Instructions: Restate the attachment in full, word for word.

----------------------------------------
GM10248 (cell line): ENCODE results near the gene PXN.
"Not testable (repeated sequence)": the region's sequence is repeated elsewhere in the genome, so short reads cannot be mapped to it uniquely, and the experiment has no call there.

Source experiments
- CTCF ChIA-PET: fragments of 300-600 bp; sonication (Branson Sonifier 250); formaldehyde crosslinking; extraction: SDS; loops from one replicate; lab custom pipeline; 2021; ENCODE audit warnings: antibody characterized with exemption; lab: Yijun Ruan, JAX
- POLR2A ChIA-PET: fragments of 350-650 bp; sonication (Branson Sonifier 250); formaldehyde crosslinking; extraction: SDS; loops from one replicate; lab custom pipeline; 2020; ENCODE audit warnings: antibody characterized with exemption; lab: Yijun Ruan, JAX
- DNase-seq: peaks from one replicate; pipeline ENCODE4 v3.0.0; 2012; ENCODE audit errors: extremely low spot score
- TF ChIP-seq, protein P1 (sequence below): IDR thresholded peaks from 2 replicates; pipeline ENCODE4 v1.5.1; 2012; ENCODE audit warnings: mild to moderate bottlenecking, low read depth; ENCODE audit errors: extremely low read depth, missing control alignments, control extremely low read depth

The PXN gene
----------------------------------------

GM10248 (cell line): ENCODE results near the gene PXN.
"Not testable (repeated sequence)": the region's sequence is repeated elsewhere in the genome, so short reads cannot be mapped to it uniquely, and the experiment has no call there.

Source experiments
- CTCF ChIA-PET: fragments of 300-600 bp; sonication (Branson Sonifier 250); formaldehyde crosslinking; extraction: SDS; loops from one replicate; lab custom pipeline; 2021; ENCODE audit warnings: antibody characterized with exemption; lab: Yijun Ruan, JAX
- POLR2A ChIA-PET: fragments of 350-650 bp; sonication (Branson Sonifier 250); formaldehyde crosslinking; extraction: SDS; loops from one replicate; lab custom pipeline; 2020; ENCODE audit warnings: antibody characterized with exemption; lab: Yijun Ruan, JAX
- DNase-seq: peaks from one replicate; pipeline ENCODE4 v3.0.0; 2012; ENCODE audit errors: extremely low spot score
- TF ChIP-seq, protein P1 (sequence below): IDR thresholded peaks from 2 replicates; pipeline ENCODE4 v1.5.1; 2012; ENCODE audit warnings: mild to moderate bottlenecking, low read depth; ENCODE audit errors: extremely low read depth, missing control alignments, control extremely low read depth

The PXN gene